By BRETT FUJIOKA
RAFU STAFF INTERN
On the day Japan honored the 65th anniversary of the atomic bombing of Hiroshima, the Nikkei Interfaith Group expressed its solidarity in a service Friday at the Japanese American Cultural and Community Center in Little Tokyo.
Faithful to its name, the service featured participants of different spiritual and religious backgrounds. Representatives from the Higashi Honganji, Nishi Hongwanji, and Senshin Buddhist Temples paid their respects with a Jodo Shinshu chant followed by a Shinto purification blessing. Rev. Marilyn Omerick of St. Mary’s Episcopal Church recited a memorial litany to the dead of Hiroshima and Nagasaki near the service’s conclusion.
Origami paper cranes made by the Montebello Women’s Congregation stood on display along tables near the podium.
The interfaith group welcomed a special guest, Rev. Haruyoshi Fujimoto, a retired United Methodist Minister and survivor of the Hiroshima bombing.
“I was saved from the A-Bomb by the will of God, by providence,” he said.
Fujimoto was traveling to Hiroshima on Aug. 6, 1945 to visit his sister, a trained nurse. He was in a building at the hour of the attack and remarked over the shock of the initial blast. Seeing his survival as an act of divine intervention, he believed that God saved him to deliver a testament of the holocaust he witnessed.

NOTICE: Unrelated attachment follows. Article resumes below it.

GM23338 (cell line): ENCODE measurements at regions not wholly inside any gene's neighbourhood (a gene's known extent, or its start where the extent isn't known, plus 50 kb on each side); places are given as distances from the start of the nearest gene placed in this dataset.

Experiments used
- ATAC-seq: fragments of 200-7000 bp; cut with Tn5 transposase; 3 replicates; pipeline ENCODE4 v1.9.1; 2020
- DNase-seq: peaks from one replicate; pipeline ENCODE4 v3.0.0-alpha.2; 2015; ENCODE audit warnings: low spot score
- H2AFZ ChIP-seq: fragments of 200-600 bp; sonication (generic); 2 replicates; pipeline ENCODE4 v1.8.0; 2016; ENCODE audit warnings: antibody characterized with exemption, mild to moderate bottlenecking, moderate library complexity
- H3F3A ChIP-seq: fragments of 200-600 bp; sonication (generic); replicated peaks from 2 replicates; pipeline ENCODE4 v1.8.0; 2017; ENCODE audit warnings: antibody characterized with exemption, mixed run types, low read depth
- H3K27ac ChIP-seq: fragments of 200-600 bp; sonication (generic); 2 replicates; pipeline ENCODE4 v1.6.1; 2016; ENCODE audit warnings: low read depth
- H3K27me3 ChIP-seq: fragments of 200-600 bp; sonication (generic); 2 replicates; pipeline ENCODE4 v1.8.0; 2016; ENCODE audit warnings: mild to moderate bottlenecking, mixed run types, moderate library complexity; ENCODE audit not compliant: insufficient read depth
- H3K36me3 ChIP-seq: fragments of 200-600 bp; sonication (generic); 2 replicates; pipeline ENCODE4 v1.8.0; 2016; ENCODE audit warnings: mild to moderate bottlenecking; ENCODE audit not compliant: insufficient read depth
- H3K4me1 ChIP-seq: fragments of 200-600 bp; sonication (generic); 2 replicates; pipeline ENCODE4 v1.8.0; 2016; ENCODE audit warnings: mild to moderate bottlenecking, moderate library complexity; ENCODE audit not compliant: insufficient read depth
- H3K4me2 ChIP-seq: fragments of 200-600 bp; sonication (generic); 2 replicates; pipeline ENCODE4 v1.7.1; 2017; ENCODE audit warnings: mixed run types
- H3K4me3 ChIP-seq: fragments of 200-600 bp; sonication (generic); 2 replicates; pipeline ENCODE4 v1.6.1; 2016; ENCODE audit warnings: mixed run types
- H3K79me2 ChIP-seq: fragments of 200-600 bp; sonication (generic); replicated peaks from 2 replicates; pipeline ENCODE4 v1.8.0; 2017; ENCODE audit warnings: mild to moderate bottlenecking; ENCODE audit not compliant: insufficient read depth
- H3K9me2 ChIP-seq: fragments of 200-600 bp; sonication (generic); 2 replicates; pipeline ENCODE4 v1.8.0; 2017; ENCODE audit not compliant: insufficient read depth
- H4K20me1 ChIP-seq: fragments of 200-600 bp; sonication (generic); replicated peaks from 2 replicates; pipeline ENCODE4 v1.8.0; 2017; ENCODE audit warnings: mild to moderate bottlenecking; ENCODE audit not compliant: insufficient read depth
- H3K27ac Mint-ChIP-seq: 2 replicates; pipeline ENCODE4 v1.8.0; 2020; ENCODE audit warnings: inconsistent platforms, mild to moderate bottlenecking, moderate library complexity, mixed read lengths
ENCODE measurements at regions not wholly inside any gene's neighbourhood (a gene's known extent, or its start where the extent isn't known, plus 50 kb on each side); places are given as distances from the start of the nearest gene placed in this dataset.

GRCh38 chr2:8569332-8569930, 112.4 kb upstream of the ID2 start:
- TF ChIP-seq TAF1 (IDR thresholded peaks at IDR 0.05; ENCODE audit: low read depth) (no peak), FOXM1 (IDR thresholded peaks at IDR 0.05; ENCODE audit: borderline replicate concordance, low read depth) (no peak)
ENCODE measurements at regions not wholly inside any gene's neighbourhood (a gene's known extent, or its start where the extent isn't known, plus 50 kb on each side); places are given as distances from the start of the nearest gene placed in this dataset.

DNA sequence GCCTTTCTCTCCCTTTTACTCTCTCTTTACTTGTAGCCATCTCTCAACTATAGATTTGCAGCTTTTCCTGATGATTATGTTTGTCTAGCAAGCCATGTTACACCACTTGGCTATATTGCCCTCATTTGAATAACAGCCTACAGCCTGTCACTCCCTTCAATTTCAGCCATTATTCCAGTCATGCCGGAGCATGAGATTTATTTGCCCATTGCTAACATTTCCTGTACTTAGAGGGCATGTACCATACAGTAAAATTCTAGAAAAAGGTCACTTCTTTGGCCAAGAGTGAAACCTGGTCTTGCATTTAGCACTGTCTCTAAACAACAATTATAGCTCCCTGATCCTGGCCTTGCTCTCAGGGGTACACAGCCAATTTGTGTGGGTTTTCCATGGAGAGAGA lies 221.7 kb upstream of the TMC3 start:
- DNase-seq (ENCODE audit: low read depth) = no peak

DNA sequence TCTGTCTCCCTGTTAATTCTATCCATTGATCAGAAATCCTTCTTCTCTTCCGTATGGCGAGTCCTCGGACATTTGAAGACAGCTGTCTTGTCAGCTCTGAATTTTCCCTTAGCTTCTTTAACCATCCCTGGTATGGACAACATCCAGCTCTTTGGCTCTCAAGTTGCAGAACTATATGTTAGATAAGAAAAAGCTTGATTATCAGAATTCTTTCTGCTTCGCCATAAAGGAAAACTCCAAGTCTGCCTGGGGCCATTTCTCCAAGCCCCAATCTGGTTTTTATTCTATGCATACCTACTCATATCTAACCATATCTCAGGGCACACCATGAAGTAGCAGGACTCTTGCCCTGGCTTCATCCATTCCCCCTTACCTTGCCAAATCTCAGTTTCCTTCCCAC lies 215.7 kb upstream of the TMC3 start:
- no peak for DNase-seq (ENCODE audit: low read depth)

“We felt that we as clergy who represent Japanese American religious institutions needed to make statements from our faith traditions about the danger and tragedy of nuclear war. That is why we decided to hold the service here today,” Rev. Mark M. Nakagawa said.
Nakagawa, who serves at Centenary United Methodist Church, said the participation by the U.S. in the Hiroshima peace ceremony was an important step toward peace.
“It’s a very historic day in this country in respect to U.S.-Japan relations because for the first time in history our government sent an American diplomat [John Roos] to Japan,” said Nakagawa.
He added that he hopes President Obama will one day visit Hiroshima and Nagasaki.
“For a President who grew up in the shadows of Pearl Harbor, I think it would be a powerful statement for him as President of the United States to one day Hiroshima and Nagasaki—Not necessarily as an admission of anything on the part of this country—but simply to acknowledge the suffering and tragedies and continuing legacies of Hiroshima and Nagasaki,” he said.
“More than half of the population here in the United States thought that the dropping of the bomb was strategically right,” Fujimoto said.
“But now they are beginning to realize that dropping the bomb should not be justified. So to show this, the United States government sent an ambassador to the Hiroshima Memorial Service and also the United Nations General Secretary. I thought that this was a very epic-making day for a nuclear free world.”